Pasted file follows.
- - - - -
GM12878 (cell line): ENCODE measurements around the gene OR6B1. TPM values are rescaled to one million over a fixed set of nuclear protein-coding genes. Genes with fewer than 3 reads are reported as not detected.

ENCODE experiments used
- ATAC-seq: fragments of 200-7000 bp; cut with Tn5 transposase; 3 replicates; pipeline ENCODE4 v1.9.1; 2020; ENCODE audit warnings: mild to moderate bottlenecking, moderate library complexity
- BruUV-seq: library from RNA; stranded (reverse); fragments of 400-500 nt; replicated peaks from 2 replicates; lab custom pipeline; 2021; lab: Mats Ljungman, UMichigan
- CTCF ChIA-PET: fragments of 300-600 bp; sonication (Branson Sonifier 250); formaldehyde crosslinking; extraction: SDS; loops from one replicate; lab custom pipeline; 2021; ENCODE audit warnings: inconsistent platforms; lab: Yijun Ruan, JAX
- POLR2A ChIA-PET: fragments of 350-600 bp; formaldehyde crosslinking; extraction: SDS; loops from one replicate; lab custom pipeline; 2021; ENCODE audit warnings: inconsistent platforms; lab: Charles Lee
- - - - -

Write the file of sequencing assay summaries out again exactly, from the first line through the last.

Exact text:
GM12878 (cell line): ENCODE measurements around the gene OR6B1. TPM values are rescaled to one million over a fixed set of nuclear protein-coding genes. Genes with fewer than 3 reads are reported as not detected.

ENCODE experiments used
- ATAC-seq: fragments of 200-7000 bp; cut with Tn5 transposase; 3 replicates; pipeline ENCODE4 v1.9.1; 2020; ENCODE audit warnings: mild to moderate bottlenecking, moderate library complexity
- BruUV-seq: library from RNA; stranded (reverse); fragments of 400-500 nt; replicated peaks from 2 replicates; lab custom pipeline; 2021; lab: Mats Ljungman, UMichigan
- CTCF ChIA-PET: fragments of 300-600 bp; sonication (Branson Sonifier 250); formaldehyde crosslinking; extraction: SDS; loops from one replicate; lab custom pipeline; 2021; ENCODE audit warnings: inconsistent platforms; lab: Yijun Ruan, JAX
- POLR2A ChIA-PET: fragments of 350-600 bp; formaldehyde crosslinking; extraction: SDS; loops from one replicate; lab custom pipeline; 2021; ENCODE audit warnings: inconsistent platforms; lab: Charles Lee